[community] Participatory Design Challenges
jtreviranus at ocadu.ca
Tue Mar 22 19:24:18 UTC 2016
We have dealt with exactly these issues in one of our Inclusive Design classes.
This relates to inclusively designing the design process. An approach that some students have found successful is to chunk the design questions, focus the design decisions in cognitively accessible chunks, rely less on talk and more on trial and error, design within an authentic and natural environment (e.g., if you are designing something for a kitchen, design it in the kitchen with all the contextual props)…. among a number of other strategies. I can provide some resources and readings on just this topic.
Working with someone with cognitive impairments does not mean you abandon participatory or co-design, it just means more thoughtful consideration of the design of your design process. In fact if you want someone to adopt your design, adoption is much more likely if the individual has invested in coming up with a workable design. The process of co-design acts as a way of introducing/training/orienting to a design. Most designs are rejected by individuals who experience cognitive barriers due to aging. Abandoning co-design because of cognitive barriers feeds into the vicious cycle of disempowerment and cognitive decline.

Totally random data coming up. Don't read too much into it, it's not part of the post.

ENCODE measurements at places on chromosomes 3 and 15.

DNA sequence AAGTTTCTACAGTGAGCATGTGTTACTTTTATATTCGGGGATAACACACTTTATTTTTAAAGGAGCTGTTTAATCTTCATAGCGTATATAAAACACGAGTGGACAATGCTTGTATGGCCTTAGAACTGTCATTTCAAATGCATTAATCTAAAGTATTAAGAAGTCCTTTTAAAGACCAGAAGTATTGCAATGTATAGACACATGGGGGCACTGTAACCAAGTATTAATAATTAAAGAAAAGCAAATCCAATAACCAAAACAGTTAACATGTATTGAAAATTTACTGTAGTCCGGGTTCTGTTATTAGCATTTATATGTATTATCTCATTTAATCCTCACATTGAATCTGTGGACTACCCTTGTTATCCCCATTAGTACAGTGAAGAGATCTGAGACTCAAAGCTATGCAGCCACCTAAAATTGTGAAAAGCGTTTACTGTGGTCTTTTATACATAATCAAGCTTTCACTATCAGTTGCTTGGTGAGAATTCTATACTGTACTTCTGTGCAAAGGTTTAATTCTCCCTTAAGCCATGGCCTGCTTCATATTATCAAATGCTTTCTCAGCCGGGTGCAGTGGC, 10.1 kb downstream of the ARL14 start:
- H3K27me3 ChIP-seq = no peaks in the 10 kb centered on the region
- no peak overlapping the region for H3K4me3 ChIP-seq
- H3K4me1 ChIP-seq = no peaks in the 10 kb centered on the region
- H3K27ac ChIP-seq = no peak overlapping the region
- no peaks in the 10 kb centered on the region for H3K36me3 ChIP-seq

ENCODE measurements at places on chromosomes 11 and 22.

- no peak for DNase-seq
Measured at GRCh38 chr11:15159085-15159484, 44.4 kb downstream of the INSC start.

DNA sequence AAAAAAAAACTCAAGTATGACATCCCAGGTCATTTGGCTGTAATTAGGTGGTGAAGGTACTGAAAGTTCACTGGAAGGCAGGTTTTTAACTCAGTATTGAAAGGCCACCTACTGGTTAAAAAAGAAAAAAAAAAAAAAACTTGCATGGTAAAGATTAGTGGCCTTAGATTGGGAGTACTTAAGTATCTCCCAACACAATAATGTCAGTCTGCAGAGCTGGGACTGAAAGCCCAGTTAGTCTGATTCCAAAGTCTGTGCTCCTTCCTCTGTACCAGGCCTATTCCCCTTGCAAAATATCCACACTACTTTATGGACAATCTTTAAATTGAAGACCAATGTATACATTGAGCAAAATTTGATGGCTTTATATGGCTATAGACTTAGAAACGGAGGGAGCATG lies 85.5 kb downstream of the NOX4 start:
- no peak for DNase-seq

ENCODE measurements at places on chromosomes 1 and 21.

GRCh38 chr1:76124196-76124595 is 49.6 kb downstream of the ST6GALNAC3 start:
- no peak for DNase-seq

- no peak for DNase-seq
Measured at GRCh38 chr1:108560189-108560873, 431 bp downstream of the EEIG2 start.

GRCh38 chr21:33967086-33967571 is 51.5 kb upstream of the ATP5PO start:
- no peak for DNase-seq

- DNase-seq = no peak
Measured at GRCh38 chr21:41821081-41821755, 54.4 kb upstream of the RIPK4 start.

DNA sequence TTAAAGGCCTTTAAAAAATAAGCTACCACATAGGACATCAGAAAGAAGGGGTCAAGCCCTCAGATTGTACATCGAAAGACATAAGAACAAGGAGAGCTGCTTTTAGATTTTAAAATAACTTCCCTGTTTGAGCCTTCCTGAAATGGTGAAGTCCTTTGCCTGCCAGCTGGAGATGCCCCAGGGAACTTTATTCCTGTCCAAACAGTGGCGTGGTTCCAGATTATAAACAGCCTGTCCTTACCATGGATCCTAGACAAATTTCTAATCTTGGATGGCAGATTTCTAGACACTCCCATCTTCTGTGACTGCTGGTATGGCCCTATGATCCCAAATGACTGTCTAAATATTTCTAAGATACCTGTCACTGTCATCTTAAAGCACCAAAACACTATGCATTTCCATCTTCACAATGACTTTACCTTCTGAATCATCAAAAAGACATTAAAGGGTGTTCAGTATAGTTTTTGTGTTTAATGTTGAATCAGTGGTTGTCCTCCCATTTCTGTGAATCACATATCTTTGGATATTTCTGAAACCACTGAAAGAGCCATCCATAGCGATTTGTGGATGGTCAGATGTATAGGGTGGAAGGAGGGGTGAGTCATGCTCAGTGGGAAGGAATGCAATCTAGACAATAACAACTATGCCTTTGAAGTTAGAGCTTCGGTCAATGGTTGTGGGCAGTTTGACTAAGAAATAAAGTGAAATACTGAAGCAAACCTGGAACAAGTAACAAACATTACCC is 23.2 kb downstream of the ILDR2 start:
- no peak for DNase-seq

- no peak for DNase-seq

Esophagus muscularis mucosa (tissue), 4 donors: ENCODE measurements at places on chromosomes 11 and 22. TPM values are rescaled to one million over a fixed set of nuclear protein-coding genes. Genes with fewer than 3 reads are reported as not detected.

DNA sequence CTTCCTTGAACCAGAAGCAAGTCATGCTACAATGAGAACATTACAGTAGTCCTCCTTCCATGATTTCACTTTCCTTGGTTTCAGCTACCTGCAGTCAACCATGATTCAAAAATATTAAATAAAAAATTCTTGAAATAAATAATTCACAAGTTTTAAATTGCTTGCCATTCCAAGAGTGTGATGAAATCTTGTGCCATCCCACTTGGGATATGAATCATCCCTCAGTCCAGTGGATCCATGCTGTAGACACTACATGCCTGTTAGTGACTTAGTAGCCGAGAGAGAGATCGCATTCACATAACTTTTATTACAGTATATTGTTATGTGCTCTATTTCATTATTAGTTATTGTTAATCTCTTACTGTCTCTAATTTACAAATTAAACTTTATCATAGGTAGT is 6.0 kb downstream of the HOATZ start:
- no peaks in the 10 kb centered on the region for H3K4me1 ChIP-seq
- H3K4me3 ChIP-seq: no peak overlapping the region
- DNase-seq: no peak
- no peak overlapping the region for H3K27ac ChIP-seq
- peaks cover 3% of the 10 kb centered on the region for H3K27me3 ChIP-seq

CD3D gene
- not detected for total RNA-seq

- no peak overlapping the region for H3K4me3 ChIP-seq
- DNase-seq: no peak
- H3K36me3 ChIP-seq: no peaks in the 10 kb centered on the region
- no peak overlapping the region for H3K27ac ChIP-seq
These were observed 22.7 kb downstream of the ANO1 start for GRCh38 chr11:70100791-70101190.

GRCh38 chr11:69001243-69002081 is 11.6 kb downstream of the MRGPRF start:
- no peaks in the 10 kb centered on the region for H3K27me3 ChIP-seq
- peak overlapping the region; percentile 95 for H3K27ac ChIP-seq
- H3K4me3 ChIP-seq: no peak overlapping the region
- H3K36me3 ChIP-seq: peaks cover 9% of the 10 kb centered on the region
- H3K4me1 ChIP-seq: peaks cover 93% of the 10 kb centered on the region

I look forward to discussing this more in the community meeting,
> On Mar 22, 2016, at 2:50 PM, Shahi, Sepideh <sshahi at ocadu.ca> wrote:
> Hi everyone,
> I was at a lecture by Cosmin Munteanu from Tag Lab<http://taglab.utoronto.ca/>. His talk was mainly about the use of assistive technology and natural interactions for the aging population.
> At the end of his talk he mentioned a few challenges that they have experienced with participatory design in their research and design projects, which I thought might be interesting for our community:
> * The participatory design is not a good approach when there is a huge gap between what users know and what the research team knows; in other words when there are lot of mental steps from where the user is to where the researcher want the user to be, it’s better to use other approaches than participatory design.
> * The other challenge that they had experienced was that many older adults had cognitive impairments, thus, they would easily forget what they had learned from the researchers or any personal customizations that they had made on an application. Thus, the researcher had to take them through the entire process again in each session, which was very exhausting for both the researcher and the user.
> So, It would be interesting to discuss these challenges in our upcoming community meeting about Co-design and Convivial Design Tools on April 6th.
> SEPIDEH SHAHI
> INCLUSIVE DESIGNER
> INCLUSIVE DESIGN RESEARCH CENTRE, OCAD UNIVERSITY
> T: 416 977 6000 x3951
> E: sshahi at ocadu.ca<mailto:sshahi at ocadu.ca>
> Inclusive Design Community (community at lists.idrc.ocadu.ca)
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